Sunday, August 4, 2013

Ruggles of Red Gap

Tonight's selection for Essentials, Jr. on TCM is the 1935 comedy Ruggles of Red Gap, a movie which contrasts well with a lot of the screwball comedies that were being made at the time.

Charlie Ruggles plays Egbert Floud, a man in the first decade of the 20th century who's made a fortune in ranching in the decidedly uncultured town of Red Gap, Washington. Egbert's wife Effie (Mary Boland), wants Egbert to get some culture, so she's taken him to Paris, which is where the movie opens. Egbert, for his part, doesn't seem so interested in soaking up that culture. He's gotten himself into a poker game with the very British Earl of Bumstead (Roland Young), and is winning: to pay off the debts, the Earl has to give up the services of his butler, Marmaduke Ruggles (Charles Laughton). Although Effie doesn't like her husband gambling -- in Paris, no less, where she should be learning culture! -- she realizes that this could be an opportunity for the proper English butler to teach her husband some things about the finer points of life.

Egbert, for his part, plans to have nothing of that. He treats Marmaduke as just as good as he is; none of that class-conscious stuff here. Although Effie intends for Marmaduke to be their butler once they return to Red Gap, Egbert arranges things so that everybody in Red Gap will believe Marmaduke is actually a former British Army officer visiting Red Gap. Indeed, Marmaduke's coming to America has less of an effect on Egbert than it does on Marmaduke, who begins to start taking on the American attitude about the country being a land of opportunity and all men being created equal and all that stuff.

By this time Effie and her high-class brother have fired Marmaduke, forcing him to try to earn a living elsewhere, which he plans to do with the help of local widow Prunells (ZaSu Pitts). He's cooked for her, and she was impressed enough with it to suggest that he go into business for himself by opening a restuarant. Just as the restuarant is about to open, however, the Earl shows up, with the intention of renewing his contract for Marmaduke's services....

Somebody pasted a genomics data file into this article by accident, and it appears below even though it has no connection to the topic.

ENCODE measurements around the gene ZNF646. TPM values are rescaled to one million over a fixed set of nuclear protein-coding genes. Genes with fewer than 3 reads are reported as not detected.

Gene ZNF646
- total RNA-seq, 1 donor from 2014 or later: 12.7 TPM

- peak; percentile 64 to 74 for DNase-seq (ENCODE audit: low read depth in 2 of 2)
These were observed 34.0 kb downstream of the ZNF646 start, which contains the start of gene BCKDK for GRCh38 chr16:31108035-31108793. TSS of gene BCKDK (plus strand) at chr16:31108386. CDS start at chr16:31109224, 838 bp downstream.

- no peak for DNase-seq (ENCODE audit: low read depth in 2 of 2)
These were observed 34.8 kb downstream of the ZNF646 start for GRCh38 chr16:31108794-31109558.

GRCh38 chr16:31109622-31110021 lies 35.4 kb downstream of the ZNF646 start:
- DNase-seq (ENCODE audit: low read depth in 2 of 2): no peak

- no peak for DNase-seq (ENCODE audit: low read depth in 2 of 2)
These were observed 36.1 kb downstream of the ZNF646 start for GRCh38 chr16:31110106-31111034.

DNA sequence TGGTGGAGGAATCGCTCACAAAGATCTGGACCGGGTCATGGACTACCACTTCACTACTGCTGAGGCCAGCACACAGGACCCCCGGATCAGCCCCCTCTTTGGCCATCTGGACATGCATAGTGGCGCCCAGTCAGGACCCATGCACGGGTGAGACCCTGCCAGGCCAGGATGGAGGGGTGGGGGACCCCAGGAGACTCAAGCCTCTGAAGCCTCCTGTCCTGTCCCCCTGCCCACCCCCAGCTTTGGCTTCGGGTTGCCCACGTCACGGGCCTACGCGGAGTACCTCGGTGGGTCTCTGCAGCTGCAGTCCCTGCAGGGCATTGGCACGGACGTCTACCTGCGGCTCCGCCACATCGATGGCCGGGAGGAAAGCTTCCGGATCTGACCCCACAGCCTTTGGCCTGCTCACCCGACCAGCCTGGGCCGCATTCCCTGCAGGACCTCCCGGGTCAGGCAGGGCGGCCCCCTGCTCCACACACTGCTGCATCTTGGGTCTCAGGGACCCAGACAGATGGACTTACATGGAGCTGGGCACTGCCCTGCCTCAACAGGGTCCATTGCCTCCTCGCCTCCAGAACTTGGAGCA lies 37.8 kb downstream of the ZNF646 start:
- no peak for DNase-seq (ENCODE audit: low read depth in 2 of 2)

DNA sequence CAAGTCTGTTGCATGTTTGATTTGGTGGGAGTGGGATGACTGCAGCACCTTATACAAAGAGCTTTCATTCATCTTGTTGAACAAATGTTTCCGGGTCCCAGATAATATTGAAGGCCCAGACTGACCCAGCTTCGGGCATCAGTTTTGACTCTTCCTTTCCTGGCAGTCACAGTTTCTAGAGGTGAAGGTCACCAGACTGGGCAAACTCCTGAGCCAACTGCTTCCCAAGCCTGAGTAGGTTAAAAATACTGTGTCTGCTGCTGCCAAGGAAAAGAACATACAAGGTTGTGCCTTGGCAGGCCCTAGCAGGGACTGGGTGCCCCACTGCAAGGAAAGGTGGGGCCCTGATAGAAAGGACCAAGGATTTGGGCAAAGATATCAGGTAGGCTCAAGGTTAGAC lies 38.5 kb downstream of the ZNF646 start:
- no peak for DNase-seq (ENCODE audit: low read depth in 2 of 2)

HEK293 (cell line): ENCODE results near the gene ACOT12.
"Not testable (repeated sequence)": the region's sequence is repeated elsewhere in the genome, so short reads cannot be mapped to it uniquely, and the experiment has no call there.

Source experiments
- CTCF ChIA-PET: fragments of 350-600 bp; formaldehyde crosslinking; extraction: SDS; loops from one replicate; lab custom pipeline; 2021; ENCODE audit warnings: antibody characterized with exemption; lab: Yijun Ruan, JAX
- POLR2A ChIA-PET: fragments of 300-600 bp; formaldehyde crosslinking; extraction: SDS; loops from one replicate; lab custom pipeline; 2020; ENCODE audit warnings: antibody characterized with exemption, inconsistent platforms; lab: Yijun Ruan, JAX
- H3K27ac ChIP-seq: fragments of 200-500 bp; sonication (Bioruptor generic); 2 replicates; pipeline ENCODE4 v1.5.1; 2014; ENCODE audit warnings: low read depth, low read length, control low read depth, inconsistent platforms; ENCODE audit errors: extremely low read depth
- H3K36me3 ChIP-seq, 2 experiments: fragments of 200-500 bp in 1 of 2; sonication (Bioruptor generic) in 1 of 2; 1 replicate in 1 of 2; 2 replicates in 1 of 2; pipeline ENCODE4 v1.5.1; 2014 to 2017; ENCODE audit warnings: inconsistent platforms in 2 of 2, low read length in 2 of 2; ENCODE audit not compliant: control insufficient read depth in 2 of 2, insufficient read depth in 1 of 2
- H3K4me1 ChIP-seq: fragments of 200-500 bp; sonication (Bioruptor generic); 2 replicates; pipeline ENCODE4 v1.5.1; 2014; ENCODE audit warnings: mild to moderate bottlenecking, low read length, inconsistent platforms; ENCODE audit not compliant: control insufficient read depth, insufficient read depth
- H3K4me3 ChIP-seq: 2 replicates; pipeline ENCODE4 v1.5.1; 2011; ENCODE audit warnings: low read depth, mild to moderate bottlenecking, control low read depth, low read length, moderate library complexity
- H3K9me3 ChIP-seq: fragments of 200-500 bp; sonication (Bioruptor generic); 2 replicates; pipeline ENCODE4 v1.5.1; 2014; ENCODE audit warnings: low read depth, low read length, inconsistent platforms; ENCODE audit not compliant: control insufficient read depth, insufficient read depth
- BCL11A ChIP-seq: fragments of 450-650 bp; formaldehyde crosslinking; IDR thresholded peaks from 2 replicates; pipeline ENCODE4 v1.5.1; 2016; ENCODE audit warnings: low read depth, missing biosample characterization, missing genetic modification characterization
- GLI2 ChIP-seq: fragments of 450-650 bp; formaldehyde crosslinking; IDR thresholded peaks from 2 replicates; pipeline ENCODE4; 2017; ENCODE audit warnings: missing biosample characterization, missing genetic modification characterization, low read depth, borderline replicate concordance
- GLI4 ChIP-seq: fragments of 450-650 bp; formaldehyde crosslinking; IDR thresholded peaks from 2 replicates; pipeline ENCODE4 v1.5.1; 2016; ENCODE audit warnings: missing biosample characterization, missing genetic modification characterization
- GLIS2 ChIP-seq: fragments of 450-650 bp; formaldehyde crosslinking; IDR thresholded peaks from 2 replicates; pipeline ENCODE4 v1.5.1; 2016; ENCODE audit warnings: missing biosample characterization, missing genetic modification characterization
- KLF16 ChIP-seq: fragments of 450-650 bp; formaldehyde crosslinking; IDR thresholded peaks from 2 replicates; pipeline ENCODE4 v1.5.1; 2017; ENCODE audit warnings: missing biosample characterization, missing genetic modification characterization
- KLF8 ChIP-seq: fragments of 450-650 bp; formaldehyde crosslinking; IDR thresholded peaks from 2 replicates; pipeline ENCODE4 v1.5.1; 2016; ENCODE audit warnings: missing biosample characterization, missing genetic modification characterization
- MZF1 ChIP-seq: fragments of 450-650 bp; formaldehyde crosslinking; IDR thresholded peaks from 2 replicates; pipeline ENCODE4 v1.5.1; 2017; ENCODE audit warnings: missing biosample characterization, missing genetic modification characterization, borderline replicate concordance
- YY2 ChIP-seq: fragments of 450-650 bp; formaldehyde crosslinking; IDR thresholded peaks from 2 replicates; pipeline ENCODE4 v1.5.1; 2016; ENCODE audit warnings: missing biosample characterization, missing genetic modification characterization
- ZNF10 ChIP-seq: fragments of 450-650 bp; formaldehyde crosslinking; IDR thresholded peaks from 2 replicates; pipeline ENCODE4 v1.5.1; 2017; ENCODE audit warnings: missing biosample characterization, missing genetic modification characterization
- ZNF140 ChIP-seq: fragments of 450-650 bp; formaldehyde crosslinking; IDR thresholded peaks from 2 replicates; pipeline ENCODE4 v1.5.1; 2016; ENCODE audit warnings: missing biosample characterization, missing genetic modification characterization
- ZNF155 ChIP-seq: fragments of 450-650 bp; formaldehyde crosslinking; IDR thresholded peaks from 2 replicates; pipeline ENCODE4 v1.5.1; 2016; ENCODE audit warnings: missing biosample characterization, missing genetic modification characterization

Ruggles of Red Gap has something in common with some of those great screwball comedies of the 1930s in that you've got a clash of classes and cultures, with the level-headed guy getting changed just as much as the ditzy people. Just as William Powell changes Carole Lombard and family in My Man Godfrey and he gets changed by them; or the journey that changes Clark Gable and Claudette Colbert in It Happened One Night, so class-sytem imbued Marmaduke Ruggles' journey to America changes him completly when the journey was supposed to change the other party. But there's also a big difference in tone between Ruggles of Red Gap and the movies that first spring to mind when we think of screwball. There's no daffy heiress here for one, and the rich people are the nouveaux riches instead of the old money families. And everybody in the cast is decidedly more normal looking -- not ugly, but certainly not Hollywood glamorous.

As for the acting, Charlie Ruggles was the one known as a comedic performer (along with ZaSu Pitts), but Charles Laughton also shows how surprisingly good he could be at comedy. Mary Boland is doing something here that could have been done just as easily by Billie Burke; I'm imagining Burke's obsession over Lord and Lady Ferncliffe in Dinner at Eight. But Boland is more than adequate putting on her airs in Paris while showing that she really doesn't belong.

Ruggles of Red Gap has made it to DVD thanks to Universal's DVD MOD scheme. So, you can buy it at Amazon, but not at the TCM Shop.

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